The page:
Have you always dreamt of being the star of a courtroom drama, the jury hanging on your every word? If so, the role of expert witness is probably not for you. Harriet Swain delivers a reality check
Your reputation - and your bank balance - could do with a boost. You'd be willing to give lawyers the kind of answers they want - no problem. And you're a big fan of Kavanagh QC . Becoming an expert witness sounds the ideal way to develop your career. How do you go about it?
Whoa. That bit about your reputation needing a boost doesn't sound too promising. The first thing anyone looks for in an expert witness is expertise - the kind you can demonstrate through books and papers, and "things that make you stand out from the crowd", says Camilla Macpherson, a lawyer in litigation practice at Allen & Overy. She says lawyers always look for experts respected in their field. "We wouldn't choose someone whose views are a little bit maverick because under cross-examination they would look less like an expert and more like someone with ideas they want to justify," she says.
Graham Paterson, head of policy at the Institution of Electrical Engineers, says its list of potential expert witnesses includes only fellows.
"Fellowship means you have been peer reviewed and are in some standing in the profession," he says. On rare occasions, when very specialist knowledge is required and he has confidence in an IEE member who is not a fellow, he may recommend them, but this is exceptional.
Expertise through experience isn't usually enough either. According to Michael Cohen, chairman emeritus of the Academy of Experts, you're also likely to need academic and practical qualifications.
Both these, and your specialist knowledge, will need to be bang up to date.
Paterson says academics' weakness as expert witnesses is often that their prestige rests on past glories. "Technology moves on so quickly," he says.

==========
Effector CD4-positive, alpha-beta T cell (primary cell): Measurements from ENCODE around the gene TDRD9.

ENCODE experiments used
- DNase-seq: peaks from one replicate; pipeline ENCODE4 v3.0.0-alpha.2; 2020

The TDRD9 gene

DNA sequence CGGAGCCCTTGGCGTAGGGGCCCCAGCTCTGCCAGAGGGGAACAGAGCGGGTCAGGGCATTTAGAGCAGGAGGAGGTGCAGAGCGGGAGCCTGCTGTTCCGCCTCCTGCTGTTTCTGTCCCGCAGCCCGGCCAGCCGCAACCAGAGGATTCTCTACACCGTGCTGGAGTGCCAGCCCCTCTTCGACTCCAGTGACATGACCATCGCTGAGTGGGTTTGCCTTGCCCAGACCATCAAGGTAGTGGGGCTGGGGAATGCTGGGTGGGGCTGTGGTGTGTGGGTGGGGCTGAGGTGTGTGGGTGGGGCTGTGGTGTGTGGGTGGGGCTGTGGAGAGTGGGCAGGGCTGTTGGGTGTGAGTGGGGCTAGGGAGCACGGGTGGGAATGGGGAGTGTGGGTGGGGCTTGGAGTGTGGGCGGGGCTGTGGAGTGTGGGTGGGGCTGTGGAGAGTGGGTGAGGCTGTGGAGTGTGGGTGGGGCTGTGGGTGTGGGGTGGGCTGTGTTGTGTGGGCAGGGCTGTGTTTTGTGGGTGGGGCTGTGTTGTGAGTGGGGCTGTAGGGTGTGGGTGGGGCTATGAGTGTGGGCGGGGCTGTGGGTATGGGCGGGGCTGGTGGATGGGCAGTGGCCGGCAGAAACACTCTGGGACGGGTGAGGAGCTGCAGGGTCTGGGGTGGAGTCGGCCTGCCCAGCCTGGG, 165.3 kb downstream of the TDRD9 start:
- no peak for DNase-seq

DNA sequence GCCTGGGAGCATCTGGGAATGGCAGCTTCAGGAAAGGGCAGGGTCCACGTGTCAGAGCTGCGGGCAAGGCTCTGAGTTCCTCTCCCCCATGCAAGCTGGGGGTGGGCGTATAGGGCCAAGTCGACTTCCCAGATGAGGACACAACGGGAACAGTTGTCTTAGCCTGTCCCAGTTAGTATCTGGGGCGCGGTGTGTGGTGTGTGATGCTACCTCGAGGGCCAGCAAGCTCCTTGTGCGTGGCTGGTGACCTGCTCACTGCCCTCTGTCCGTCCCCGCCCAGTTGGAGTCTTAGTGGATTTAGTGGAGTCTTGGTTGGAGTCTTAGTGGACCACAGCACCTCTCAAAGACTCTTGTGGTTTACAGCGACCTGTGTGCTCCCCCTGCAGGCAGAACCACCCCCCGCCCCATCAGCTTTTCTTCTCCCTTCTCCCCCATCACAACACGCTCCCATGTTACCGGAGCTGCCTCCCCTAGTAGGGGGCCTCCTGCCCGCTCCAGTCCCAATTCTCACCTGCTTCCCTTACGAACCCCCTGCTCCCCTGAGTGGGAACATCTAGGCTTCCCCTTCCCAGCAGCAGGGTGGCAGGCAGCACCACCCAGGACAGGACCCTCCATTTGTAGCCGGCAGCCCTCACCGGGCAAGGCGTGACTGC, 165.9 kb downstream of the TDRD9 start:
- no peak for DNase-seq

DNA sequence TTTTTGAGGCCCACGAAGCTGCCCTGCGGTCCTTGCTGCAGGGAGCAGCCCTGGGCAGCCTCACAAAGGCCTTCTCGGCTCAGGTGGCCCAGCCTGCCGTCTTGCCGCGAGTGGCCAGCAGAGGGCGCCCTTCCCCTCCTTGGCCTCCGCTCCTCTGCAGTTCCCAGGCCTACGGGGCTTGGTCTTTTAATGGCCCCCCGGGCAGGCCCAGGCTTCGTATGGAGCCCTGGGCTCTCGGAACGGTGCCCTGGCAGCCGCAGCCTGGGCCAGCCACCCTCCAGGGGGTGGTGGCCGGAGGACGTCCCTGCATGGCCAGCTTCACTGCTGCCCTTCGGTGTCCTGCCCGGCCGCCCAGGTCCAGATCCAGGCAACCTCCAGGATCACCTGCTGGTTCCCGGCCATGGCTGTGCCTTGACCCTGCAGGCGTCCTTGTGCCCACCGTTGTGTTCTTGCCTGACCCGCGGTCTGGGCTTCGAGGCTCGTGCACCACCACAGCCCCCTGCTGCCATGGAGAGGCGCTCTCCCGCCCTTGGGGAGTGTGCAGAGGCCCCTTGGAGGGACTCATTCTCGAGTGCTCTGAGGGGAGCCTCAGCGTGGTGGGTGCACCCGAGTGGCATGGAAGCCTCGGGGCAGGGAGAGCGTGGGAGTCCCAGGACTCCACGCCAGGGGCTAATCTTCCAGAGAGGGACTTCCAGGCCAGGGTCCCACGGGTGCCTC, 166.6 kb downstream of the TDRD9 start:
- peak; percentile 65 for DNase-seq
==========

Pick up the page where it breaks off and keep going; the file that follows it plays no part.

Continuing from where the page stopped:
"It is very important that experts who want to be used regularly keep up-to-date with their sector."
There is no requirement in the UK to belong to a professional body or to receive accreditation before you can act as an expert witness. But Cohen says that if you want to do the job properly, you should do some background reading - especially on the code of practice for expert witnesses - and get training. "You can know everything about your subject, but it doesn't mean you will make a good expert witness," he says.
For example, although an expert witness is the only witness allowed to venture an opinion, it must be objective. Brian Thompson, secretary of the Expert Witness Institute, warns: "You mustn't favour the side that has instructed you. If you don't understand that, you are likely to get a rocket from the judge."
Tom Mager, spokesman for the Society of Expert Witnesses, says you must be wary of getting caught up in the drama of a courtroom. "The lawyer's duty is to do the best for their client," he says. "If the science isn't helping them, they will use the drama. Don't get hooked into believing you should advocate what they tell you."